By Zack Darby
As I contemplated this blog post I decided that I wanted to talk about something uplifting – it seems like we are constantly bombarded with negative media these days. It felt, however, that it would be some sort of disservice to not address the pandemic that has affected so many of us. Therefore, I will try and delicately discuss some of the positive impacts that the corona virus has had on my service and the environment at large. I want to approach this topic by acknowledging the social, economic, and physical hardships that this pandemic has created. For some it has been harder than others, and I don’t want my words to, in any way, discredit or invalidate the continued suffering that is taking place. With that being said, there is kind of a silver lining that can been seen if we look hard enough.
As the Energy Corps Sustainability Coordinator for the City of Whitefish my primary goals are to decrease the greenhouse gas emissions in Whitefish and increase community resilience in the face of climate change. Thanks COVID-19 for making these aspects of my service easy… With the depressed economy and shelter in place mandates, non-essential transportation drastically decreased – the transportation sector is the biggest GHG emitter. For February and March, China saw an 18 percent decline in carbon emissions. Meanwhile, the EU is projecting emissions to fall by 400 million metric tons in 2020.
While the post-COVID era will undoubtedly see a return of industrial emissions, there is the possibility to continue to curb the transportation sector. For many individuals and businesses working from home has become the norm. If this behavior could be continued, we could continue this current trend of diminishing our footprint. Imagine, instead of flying across the country for a meeting, or sitting in traffic commuting to work, employees could eliminate or reduce this behavior. The resilience and adaptability that many businesses have shown gives me hope that we can continue this long after the global pandemic has ended and reach our emission goals.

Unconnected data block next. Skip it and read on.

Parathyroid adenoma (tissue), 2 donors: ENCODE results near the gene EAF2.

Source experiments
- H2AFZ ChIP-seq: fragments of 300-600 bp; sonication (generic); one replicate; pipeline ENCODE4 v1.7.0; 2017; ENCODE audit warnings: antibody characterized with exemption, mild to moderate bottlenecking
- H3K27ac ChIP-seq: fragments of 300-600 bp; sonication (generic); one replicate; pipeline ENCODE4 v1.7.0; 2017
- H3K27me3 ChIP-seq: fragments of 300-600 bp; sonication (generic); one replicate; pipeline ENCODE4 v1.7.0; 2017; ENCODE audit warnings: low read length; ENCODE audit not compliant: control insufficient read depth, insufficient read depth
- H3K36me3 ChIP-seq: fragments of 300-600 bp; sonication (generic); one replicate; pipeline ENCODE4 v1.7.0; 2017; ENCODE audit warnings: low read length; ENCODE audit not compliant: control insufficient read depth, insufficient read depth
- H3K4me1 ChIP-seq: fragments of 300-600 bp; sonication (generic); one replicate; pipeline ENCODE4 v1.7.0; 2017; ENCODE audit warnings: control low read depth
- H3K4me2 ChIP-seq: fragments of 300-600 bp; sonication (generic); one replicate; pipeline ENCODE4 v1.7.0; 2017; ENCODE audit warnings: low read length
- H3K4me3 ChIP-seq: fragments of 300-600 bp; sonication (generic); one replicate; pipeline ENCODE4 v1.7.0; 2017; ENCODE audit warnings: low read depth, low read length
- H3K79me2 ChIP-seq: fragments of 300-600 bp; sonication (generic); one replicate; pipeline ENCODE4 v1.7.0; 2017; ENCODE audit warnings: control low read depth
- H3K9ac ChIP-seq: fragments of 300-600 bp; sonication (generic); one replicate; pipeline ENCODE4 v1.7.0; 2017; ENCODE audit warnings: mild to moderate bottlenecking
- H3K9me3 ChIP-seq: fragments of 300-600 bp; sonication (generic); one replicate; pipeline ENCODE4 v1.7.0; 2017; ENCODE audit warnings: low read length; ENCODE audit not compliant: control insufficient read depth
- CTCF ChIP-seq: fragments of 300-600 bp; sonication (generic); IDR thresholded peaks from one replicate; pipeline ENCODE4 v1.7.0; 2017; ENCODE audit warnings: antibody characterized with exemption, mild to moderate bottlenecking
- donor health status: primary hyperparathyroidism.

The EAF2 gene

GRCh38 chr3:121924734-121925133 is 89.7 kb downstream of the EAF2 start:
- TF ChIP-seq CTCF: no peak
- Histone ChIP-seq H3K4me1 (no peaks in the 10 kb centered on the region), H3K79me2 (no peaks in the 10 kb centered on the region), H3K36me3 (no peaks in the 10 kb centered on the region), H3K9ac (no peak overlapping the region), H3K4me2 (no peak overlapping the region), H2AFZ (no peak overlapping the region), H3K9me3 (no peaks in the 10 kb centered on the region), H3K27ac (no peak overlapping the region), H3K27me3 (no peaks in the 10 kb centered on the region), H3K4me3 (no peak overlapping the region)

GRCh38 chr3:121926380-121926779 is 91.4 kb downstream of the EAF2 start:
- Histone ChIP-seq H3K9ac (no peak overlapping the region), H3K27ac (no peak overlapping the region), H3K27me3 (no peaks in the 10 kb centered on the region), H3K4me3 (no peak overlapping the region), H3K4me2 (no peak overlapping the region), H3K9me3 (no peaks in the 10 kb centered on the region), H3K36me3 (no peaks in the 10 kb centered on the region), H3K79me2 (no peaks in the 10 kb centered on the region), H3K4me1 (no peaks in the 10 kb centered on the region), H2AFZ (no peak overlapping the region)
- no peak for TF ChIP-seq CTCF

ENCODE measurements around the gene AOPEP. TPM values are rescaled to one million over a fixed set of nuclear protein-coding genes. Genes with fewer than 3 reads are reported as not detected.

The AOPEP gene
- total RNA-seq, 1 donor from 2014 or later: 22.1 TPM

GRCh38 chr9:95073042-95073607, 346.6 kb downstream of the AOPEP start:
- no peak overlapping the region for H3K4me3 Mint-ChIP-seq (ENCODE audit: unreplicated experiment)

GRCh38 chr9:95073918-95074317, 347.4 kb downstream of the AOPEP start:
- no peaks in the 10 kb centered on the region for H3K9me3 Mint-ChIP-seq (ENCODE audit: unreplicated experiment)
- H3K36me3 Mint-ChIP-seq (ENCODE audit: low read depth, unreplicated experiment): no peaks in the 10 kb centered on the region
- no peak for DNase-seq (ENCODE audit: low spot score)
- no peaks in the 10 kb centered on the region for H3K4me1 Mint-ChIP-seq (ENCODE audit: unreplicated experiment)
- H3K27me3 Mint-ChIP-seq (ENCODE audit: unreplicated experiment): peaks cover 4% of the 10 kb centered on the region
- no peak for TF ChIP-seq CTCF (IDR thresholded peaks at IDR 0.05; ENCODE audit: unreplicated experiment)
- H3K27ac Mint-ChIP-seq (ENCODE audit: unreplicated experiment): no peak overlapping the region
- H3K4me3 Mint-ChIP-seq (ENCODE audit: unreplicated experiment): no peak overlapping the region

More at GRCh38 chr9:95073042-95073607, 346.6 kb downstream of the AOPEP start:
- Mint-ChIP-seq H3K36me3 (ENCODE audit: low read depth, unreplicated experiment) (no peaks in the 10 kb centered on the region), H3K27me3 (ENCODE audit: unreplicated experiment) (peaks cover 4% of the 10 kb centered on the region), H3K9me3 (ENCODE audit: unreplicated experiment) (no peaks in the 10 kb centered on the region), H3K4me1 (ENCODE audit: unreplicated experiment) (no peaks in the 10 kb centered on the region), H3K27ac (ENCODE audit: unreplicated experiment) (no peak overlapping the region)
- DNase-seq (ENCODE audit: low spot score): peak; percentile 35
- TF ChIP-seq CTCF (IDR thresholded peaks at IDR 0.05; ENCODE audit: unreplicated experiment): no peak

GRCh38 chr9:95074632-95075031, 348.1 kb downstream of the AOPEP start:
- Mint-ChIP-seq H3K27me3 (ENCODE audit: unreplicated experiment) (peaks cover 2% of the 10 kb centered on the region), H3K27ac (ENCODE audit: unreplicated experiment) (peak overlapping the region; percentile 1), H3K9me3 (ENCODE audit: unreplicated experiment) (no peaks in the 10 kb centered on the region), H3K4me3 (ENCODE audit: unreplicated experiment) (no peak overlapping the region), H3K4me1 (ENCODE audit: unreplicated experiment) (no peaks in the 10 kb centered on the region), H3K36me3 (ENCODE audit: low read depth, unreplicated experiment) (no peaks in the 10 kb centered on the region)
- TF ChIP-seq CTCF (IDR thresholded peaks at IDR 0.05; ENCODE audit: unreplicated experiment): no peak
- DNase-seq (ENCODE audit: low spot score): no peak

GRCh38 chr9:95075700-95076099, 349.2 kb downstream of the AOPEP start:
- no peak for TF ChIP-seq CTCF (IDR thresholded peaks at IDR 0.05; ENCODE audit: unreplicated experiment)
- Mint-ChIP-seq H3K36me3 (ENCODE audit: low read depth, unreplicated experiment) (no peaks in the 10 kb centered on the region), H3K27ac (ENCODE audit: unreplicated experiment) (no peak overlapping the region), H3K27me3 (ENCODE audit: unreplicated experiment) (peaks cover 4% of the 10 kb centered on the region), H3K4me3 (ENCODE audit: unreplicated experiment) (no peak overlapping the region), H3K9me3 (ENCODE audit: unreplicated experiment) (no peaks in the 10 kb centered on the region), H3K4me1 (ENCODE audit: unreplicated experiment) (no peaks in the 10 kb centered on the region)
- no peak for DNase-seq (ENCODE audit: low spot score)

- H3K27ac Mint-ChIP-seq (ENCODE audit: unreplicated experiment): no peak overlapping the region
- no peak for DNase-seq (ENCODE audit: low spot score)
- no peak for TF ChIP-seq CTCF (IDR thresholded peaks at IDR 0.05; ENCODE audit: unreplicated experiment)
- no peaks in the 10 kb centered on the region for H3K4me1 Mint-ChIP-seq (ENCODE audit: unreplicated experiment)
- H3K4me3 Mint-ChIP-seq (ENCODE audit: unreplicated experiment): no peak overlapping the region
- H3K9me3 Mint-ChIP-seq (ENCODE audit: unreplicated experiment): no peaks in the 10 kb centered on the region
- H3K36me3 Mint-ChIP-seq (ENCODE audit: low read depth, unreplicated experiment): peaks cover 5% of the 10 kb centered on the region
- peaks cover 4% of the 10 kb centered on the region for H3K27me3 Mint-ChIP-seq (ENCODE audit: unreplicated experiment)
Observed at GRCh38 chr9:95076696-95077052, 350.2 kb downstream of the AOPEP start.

Resilience is defined as the capacity to recover quickly from difficulties. In this instance, communities across the world have shown a tremendous amount of resilience in the face of this pandemic, and Whitefish is no exception. Essential personnel, city employees, educators, and business owners have all adapted in ways previously unimaginable. This demonstration of resilience has been a positive outcome and provides me with hope for the future.
For me, the social distancing has been a difficult transition, but there has also been some personal growth that has come out of it! With a little bit of extra personal time, I have been able to ask myself, “what is something I have always wanted to try but never had the time?” The list was too long. The shortened list has involved: reconnecting with old friends, reading novels, practicing/relearning Spanish, calculating my carbon footprint, thinking of ways to reduce this footprint, becoming proficient with website design and other technology, and being outside as much as possible. Don’t get me wrong, this change has been hard, but I also think it has given me the extra time to expand the personal and professional aspects of my life. When I am really sad about the inability to go to a restaurant or coffee shop – places I enjoy spending free time – I try to think about some of the positives impacts our current situation has had on my life. This provides a little bit of relief.
While a lot of my work has been put on the back burner for a bit, we are still moving forward with grant proposals for solar arrays, online Earth Day events, the water conservation ordinance, and new transportation plans. These things are keeping me busy, and it is starting to feel more like spring in this neck of the woods, providing all kinds of new outdoor activities and areas to explore. Cheers to the positive aspects of this strange, strange time! Until next time…